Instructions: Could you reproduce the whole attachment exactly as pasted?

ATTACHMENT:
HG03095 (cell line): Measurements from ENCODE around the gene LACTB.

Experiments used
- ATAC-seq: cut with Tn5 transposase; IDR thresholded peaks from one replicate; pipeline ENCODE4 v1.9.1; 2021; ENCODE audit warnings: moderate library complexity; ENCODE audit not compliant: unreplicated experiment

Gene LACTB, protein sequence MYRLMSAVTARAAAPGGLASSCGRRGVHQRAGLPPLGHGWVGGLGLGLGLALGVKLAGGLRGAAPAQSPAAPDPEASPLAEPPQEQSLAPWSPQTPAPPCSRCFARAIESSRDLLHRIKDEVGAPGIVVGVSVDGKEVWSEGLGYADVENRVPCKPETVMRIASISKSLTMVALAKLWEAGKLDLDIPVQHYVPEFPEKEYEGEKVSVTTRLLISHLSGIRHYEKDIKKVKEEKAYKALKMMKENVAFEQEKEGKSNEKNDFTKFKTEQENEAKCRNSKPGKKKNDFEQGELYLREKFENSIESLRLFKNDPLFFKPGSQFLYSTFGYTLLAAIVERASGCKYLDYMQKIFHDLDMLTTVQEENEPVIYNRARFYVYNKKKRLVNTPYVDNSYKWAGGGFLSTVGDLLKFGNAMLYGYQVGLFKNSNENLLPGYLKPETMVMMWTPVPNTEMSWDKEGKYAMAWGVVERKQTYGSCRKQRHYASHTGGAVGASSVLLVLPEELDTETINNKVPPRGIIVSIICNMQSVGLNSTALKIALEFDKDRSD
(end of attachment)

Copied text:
HG03095 (cell line): Measurements from ENCODE around the gene LACTB.

Experiments used
- ATAC-seq: cut with Tn5 transposase; IDR thresholded peaks from one replicate; pipeline ENCODE4 v1.9.1; 2021; ENCODE audit warnings: moderate library complexity; ENCODE audit not compliant: unreplicated experiment

Gene LACTB, protein sequence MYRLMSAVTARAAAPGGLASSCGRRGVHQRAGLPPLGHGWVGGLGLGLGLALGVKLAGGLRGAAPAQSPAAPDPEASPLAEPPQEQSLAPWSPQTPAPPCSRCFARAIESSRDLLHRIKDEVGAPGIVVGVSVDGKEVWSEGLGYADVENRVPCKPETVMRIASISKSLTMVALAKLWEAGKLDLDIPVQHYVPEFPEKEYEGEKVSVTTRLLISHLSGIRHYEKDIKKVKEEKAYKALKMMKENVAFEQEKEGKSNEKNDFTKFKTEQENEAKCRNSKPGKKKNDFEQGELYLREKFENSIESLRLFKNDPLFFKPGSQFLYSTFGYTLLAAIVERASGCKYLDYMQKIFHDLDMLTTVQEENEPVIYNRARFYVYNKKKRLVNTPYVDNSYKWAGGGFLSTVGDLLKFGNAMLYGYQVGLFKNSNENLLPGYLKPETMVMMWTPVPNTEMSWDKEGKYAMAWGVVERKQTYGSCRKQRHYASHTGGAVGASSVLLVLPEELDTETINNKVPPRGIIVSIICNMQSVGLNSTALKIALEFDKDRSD